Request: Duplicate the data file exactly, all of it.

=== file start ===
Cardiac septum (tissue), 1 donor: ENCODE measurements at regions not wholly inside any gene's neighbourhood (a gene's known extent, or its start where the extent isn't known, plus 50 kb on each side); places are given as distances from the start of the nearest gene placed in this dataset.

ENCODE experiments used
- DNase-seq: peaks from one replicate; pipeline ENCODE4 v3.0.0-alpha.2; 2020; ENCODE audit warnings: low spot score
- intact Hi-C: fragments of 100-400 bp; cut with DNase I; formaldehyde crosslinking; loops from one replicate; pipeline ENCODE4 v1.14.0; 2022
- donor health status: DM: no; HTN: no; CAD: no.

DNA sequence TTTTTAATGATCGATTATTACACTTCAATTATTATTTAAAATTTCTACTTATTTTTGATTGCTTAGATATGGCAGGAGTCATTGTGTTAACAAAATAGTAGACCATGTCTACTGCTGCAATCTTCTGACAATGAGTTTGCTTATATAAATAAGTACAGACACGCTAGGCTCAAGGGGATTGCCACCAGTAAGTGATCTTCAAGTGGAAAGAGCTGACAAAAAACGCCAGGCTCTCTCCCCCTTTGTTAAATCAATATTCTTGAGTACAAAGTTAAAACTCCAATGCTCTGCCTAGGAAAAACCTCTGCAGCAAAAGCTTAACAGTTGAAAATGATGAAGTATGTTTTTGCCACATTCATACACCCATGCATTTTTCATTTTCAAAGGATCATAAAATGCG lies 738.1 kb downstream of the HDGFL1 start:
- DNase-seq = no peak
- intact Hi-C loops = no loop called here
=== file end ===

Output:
Cardiac septum (tissue), 1 donor: ENCODE measurements at regions not wholly inside any gene's neighbourhood (a gene's known extent, or its start where the extent isn't known, plus 50 kb on each side); places are given as distances from the start of the nearest gene placed in this dataset.

ENCODE experiments used
- DNase-seq: peaks from one replicate; pipeline ENCODE4 v3.0.0-alpha.2; 2020; ENCODE audit warnings: low spot score
- intact Hi-C: fragments of 100-400 bp; cut with DNase I; formaldehyde crosslinking; loops from one replicate; pipeline ENCODE4 v1.14.0; 2022
- donor health status: DM: no; HTN: no; CAD: no.

DNA sequence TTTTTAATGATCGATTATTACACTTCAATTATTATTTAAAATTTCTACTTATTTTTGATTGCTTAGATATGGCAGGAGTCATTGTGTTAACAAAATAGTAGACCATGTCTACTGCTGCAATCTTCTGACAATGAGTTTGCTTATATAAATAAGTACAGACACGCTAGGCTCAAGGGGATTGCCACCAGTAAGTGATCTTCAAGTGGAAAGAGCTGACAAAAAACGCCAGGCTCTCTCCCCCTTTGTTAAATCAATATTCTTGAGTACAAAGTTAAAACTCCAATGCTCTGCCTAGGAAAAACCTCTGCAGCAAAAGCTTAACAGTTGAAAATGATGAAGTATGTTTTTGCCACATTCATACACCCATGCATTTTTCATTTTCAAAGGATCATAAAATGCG lies 738.1 kb downstream of the HDGFL1 start:
- DNase-seq = no peak
- intact Hi-C loops = no loop called here